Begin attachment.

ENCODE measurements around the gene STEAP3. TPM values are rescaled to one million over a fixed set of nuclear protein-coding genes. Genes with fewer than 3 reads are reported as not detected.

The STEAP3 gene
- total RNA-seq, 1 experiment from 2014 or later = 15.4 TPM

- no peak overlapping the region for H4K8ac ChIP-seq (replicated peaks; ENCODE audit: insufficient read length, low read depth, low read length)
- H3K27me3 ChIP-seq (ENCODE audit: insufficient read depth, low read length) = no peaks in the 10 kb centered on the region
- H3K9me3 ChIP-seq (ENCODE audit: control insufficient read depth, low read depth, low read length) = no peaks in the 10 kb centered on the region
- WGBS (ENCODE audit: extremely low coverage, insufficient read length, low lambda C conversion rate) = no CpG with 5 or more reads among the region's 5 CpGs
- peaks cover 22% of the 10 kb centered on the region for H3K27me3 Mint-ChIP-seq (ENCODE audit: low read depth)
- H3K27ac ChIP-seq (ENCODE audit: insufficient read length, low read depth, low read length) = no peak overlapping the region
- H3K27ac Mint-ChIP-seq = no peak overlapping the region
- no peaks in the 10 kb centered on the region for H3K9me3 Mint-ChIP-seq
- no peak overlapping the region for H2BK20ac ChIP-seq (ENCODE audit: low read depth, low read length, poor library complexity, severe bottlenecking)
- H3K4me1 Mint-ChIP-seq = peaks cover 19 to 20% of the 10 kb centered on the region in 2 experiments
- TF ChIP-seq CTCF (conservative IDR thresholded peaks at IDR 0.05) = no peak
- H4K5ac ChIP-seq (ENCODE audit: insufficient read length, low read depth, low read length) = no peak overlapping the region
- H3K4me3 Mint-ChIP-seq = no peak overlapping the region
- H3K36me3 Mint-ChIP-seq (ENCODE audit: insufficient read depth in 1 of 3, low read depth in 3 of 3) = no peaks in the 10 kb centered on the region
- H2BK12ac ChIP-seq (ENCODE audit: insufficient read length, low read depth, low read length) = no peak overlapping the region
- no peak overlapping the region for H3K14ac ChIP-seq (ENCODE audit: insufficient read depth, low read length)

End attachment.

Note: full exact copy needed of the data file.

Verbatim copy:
ENCODE measurements around the gene STEAP3. TPM values are rescaled to one million over a fixed set of nuclear protein-coding genes. Genes with fewer than 3 reads are reported as not detected.

The STEAP3 gene
- total RNA-seq, 1 experiment from 2014 or later = 15.4 TPM

- no peak overlapping the region for H4K8ac ChIP-seq (replicated peaks; ENCODE audit: insufficient read length, low read depth, low read length)
- H3K27me3 ChIP-seq (ENCODE audit: insufficient read depth, low read length) = no peaks in the 10 kb centered on the region
- H3K9me3 ChIP-seq (ENCODE audit: control insufficient read depth, low read depth, low read length) = no peaks in the 10 kb centered on the region
- WGBS (ENCODE audit: extremely low coverage, insufficient read length, low lambda C conversion rate) = no CpG with 5 or more reads among the region's 5 CpGs
- peaks cover 22% of the 10 kb centered on the region for H3K27me3 Mint-ChIP-seq (ENCODE audit: low read depth)
- H3K27ac ChIP-seq (ENCODE audit: insufficient read length, low read depth, low read length) = no peak overlapping the region
- H3K27ac Mint-ChIP-seq = no peak overlapping the region
- no peaks in the 10 kb centered on the region for H3K9me3 Mint-ChIP-seq
- no peak overlapping the region for H2BK20ac ChIP-seq (ENCODE audit: low read depth, low read length, poor library complexity, severe bottlenecking)
- H3K4me1 Mint-ChIP-seq = peaks cover 19 to 20% of the 10 kb centered on the region in 2 experiments
- TF ChIP-seq CTCF (conservative IDR thresholded peaks at IDR 0.05) = no peak
- H4K5ac ChIP-seq (ENCODE audit: insufficient read length, low read depth, low read length) = no peak overlapping the region
- H3K4me3 Mint-ChIP-seq = no peak overlapping the region
- H3K36me3 Mint-ChIP-seq (ENCODE audit: insufficient read depth in 1 of 3, low read depth in 3 of 3) = no peaks in the 10 kb centered on the region
- H2BK12ac ChIP-seq (ENCODE audit: insufficient read length, low read depth, low read length) = no peak overlapping the region
- no peak overlapping the region for H3K14ac ChIP-seq (ENCODE audit: insufficient read depth, low read length)